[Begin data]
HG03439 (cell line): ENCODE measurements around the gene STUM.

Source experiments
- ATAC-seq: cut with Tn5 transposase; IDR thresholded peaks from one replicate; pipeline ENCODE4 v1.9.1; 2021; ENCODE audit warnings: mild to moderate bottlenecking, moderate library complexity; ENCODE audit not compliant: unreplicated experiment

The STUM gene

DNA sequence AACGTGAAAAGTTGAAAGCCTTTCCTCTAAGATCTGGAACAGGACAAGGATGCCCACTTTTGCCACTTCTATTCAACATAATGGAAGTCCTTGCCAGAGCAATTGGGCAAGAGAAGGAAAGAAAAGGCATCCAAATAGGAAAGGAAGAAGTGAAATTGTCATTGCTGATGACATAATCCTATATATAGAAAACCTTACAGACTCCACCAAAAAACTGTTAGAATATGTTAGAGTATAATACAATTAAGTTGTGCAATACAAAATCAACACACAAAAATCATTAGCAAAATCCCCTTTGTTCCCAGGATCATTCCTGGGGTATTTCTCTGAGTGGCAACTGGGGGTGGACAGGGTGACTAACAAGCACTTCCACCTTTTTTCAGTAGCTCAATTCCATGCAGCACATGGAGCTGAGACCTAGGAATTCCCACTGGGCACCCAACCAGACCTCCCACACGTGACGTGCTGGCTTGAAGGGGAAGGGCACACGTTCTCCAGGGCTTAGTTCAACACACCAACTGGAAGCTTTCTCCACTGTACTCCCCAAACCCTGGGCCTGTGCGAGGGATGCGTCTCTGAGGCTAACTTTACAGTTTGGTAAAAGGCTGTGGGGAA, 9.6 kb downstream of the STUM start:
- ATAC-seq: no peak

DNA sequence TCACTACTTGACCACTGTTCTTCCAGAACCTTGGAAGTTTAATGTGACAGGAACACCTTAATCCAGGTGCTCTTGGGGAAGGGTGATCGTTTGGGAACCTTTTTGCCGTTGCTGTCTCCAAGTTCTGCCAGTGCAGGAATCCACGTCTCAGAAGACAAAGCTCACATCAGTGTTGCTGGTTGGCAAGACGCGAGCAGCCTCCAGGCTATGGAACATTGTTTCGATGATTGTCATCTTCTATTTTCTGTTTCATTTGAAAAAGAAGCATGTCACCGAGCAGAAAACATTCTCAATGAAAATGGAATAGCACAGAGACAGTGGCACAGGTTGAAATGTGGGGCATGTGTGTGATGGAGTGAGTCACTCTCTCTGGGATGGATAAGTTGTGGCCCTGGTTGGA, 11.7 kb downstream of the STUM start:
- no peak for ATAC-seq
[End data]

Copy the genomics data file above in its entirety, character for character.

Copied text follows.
HG03439 (cell line): ENCODE measurements around the gene STUM.

Source experiments
- ATAC-seq: cut with Tn5 transposase; IDR thresholded peaks from one replicate; pipeline ENCODE4 v1.9.1; 2021; ENCODE audit warnings: mild to moderate bottlenecking, moderate library complexity; ENCODE audit not compliant: unreplicated experiment

The STUM gene

DNA sequence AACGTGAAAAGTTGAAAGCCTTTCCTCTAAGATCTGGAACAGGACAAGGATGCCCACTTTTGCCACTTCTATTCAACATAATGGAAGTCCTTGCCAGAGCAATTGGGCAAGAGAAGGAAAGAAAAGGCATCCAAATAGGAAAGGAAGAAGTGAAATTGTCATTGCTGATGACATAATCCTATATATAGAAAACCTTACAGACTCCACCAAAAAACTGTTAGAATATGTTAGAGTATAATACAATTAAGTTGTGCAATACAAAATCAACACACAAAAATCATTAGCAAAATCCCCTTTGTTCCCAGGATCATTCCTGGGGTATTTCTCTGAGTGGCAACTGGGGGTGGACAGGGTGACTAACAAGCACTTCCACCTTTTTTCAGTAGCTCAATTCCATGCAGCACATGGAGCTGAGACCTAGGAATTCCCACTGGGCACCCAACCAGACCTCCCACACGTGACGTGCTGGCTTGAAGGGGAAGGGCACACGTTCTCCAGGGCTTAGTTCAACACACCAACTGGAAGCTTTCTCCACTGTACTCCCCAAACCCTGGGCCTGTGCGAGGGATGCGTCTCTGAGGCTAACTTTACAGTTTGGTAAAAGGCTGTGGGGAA, 9.6 kb downstream of the STUM start:
- ATAC-seq: no peak

DNA sequence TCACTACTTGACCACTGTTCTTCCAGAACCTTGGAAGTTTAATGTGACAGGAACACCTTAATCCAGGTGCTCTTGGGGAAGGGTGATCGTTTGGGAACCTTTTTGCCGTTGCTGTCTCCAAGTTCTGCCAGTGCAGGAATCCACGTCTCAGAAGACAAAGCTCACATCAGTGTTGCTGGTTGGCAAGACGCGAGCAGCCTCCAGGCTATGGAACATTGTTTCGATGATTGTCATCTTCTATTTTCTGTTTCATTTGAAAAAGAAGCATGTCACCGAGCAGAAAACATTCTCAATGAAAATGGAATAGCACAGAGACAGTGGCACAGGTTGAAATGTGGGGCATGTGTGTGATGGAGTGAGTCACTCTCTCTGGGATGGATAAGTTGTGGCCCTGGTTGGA, 11.7 kb downstream of the STUM start:
- no peak for ATAC-seq